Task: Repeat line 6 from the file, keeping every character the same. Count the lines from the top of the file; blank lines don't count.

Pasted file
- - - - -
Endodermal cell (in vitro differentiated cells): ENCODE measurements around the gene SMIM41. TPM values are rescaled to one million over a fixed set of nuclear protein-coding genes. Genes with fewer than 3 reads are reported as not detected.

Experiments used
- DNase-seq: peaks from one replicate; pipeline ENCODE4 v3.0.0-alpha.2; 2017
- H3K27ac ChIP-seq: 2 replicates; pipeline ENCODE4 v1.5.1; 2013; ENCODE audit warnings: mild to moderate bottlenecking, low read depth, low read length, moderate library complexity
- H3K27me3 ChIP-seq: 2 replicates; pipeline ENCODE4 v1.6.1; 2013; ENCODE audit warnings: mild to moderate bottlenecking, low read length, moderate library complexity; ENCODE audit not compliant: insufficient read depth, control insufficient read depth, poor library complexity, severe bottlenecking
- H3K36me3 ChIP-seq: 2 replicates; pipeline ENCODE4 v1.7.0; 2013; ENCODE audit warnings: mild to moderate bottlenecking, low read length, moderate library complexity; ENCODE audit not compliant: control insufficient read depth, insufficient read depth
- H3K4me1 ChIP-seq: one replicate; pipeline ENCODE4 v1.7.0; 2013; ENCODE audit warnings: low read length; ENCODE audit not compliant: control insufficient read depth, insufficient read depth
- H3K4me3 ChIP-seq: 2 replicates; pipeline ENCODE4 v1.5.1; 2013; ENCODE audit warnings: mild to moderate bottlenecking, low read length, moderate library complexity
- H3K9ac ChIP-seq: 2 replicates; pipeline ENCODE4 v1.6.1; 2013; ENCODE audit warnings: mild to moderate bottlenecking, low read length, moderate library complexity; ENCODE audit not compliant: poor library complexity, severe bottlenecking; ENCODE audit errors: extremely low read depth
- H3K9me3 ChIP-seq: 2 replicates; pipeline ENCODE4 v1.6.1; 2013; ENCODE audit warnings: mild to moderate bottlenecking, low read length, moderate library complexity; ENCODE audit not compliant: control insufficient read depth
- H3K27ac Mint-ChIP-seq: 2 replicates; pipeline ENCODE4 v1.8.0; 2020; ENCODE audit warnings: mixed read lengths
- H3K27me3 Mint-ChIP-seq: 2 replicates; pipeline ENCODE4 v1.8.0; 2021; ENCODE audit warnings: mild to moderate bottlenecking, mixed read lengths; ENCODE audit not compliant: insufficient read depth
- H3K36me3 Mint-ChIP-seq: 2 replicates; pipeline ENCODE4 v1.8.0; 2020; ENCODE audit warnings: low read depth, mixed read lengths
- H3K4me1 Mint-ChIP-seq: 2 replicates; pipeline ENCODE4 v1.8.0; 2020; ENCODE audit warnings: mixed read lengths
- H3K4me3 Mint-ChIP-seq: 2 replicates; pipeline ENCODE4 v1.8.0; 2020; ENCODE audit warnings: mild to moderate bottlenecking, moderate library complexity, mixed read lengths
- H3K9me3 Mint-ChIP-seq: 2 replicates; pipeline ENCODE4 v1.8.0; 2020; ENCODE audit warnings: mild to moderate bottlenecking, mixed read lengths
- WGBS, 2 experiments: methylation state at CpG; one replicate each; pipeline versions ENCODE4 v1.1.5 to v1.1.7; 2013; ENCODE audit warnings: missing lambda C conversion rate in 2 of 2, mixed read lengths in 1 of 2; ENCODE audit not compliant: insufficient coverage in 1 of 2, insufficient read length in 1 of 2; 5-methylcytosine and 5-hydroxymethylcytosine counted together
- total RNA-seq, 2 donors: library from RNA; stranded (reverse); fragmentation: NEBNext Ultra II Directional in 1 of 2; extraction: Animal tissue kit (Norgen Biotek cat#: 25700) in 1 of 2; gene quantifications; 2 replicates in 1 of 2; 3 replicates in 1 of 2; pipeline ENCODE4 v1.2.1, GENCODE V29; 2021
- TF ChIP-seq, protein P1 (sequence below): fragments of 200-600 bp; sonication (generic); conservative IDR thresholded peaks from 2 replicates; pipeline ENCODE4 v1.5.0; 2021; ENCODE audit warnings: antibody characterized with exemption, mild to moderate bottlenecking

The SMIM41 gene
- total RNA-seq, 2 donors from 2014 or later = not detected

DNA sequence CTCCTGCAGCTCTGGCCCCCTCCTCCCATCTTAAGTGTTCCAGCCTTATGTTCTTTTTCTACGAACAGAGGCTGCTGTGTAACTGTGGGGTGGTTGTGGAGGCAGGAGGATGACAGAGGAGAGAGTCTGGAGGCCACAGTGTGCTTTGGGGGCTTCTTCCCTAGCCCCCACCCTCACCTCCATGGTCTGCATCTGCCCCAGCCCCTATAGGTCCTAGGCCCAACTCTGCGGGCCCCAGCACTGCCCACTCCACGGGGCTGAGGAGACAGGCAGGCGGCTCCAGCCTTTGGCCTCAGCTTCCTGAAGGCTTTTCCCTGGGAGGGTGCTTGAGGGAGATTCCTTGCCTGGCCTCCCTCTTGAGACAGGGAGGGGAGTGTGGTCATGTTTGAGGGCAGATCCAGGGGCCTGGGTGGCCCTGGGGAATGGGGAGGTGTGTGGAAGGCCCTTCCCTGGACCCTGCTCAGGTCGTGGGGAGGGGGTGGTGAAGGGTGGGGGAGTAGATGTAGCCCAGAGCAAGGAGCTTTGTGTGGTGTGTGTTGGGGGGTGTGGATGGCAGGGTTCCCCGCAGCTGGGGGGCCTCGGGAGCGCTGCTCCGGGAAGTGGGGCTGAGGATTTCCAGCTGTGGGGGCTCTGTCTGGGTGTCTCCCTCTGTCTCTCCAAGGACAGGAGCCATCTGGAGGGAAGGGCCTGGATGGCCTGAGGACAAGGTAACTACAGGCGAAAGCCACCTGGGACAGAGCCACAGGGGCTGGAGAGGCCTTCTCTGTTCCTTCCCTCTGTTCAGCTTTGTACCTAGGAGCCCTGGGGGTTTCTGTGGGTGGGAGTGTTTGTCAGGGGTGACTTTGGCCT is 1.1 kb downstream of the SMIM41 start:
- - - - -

- H3K36me3 ChIP-seq: 2 replicates; pipeline ENCODE4 v1.7.0; 2013; ENCODE audit warnings: mild to moderate bottlenecking, low read length, moderate library complexity; ENCODE audit not compliant: control insufficient read depth, insufficient read depth